A new thumbnail-sized microscope will give researchers a way to see what's happening in the brain of a mouse as it moves around and goes about its business. The microscope, described earlier this week in Nature Methods, weighs less than 2 grams---little enough that it can be fitted atop a rodent's head---and tracks the activity of up to 200 brain cells. What's the Context:
What's the News:
To watch a living brain in action, researchers usually have to make sure the animal that brain belongs to is keeping very still, be it a human in an MRI machine or a mouse under a benchtop microscope. That's not such a problem for researchers studying, say, vision or memory---but it's difficult to investigate the neuroscience of movement or behavior when your subjects can't move around and behave.
How the Heck:
The new device is a fluorescence microscope, meaning it shines light on a sample, then captures the glow that bounces back. Despite the scope's tiny size, the researchers fit all the necessary optical components---lenses, sensors, a mirror, an LED light, and more---inside it.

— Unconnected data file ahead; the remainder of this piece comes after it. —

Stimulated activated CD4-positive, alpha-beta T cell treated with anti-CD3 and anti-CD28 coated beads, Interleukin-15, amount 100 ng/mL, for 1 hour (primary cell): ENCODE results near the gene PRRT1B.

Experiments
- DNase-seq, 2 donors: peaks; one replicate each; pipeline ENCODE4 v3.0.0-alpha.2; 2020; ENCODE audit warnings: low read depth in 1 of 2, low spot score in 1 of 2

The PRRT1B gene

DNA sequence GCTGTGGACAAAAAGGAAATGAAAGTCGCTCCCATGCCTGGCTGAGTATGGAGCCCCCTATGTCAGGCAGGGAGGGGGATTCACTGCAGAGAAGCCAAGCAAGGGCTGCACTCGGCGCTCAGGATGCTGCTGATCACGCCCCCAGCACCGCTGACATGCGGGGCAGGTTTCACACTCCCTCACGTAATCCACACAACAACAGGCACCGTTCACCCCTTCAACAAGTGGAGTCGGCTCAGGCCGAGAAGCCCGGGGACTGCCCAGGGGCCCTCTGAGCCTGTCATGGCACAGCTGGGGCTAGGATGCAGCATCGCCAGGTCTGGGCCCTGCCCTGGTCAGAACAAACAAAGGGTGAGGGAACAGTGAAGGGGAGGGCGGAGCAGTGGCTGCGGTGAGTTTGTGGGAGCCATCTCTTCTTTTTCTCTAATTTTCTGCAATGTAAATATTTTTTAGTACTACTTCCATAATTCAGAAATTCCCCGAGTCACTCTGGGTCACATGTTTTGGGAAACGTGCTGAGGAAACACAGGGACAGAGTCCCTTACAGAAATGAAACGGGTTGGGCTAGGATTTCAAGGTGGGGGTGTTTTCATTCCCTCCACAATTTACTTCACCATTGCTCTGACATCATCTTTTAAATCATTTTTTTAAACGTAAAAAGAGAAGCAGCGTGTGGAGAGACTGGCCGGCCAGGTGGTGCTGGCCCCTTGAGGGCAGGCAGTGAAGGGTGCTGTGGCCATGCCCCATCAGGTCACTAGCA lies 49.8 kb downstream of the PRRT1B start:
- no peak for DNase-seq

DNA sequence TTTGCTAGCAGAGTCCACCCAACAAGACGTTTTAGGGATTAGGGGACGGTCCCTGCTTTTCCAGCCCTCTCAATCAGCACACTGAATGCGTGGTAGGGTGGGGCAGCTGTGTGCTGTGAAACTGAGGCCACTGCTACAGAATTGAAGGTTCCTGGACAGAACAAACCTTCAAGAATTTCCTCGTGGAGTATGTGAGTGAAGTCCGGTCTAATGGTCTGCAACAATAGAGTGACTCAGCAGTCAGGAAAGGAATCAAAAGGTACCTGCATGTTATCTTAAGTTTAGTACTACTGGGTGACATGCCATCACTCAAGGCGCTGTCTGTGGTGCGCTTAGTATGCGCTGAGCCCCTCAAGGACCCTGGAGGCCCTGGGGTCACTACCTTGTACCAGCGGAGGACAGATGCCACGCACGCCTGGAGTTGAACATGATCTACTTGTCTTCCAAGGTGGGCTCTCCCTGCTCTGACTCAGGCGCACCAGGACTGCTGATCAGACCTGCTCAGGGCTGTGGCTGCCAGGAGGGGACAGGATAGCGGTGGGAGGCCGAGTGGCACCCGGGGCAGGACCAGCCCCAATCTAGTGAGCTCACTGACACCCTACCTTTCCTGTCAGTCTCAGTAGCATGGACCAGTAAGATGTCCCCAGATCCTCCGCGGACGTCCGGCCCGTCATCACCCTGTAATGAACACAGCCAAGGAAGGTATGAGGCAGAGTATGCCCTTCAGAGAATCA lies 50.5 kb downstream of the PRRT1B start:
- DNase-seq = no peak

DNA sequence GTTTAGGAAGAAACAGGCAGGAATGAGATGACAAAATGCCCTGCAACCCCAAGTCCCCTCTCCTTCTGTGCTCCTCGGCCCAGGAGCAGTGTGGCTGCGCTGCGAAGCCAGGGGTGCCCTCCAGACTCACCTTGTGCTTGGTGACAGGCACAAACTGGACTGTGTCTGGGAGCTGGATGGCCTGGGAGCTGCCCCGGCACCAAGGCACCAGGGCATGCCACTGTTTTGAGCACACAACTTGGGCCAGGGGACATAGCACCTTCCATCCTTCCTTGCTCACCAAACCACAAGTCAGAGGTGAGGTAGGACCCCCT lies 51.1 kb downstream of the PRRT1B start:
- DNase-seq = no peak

In addition to being mobile, the microscope captures the activity of more cells than a traditional benchtop microscope does, letting researchers see what's happening in a larger area of the brain.
To test out this new tool, the researchers cut small holes in the skulls of lab mice, then mounted the microscope, top hat-like, on the mice's heads. For this study, they placed the scope over the cerebellum, the brain area involved in motor coordination.
The team injected the mice with a fluorescent dye that stuck to particular molecules in the brain and glowed under the LED light, providing a real-time feed of what the cells were doing. They then set the mice free to walk around a small enclosure or run on a wheel, recording their brain activity all the while. The video below shows the mice moving around on the left, and their concurrent brain activity---captured by the microscope---on the right.
The Future Holds:
"For the animal to be able to carry the whole microscope along with it opens a lot more possibilities in studying behavior," bioengineer Daniel Fletcher, who wasn't involved with the study, told Technology Review.
While the prototype of the microscope cost $50,000 to make, all of the optical components either are or easily could be mass produced, which could vastly decrease the price.
The researchers see possibilities for this portable, soon-to-be-affordable microscope beyond neuroscience research, such as using it for diagnostic tests in areas without advanced medical facilities.
Reference: Kunal K. Ghosh et al. "Miniaturized integration of a fluorescence microscope." Nature Methods, published online September 11, 2011. DOI: 10.1038/nmeth.1694Image courtesy of Dan Stober, Stanford News Service / Video courtesy of Ghosh et al, Nature Methods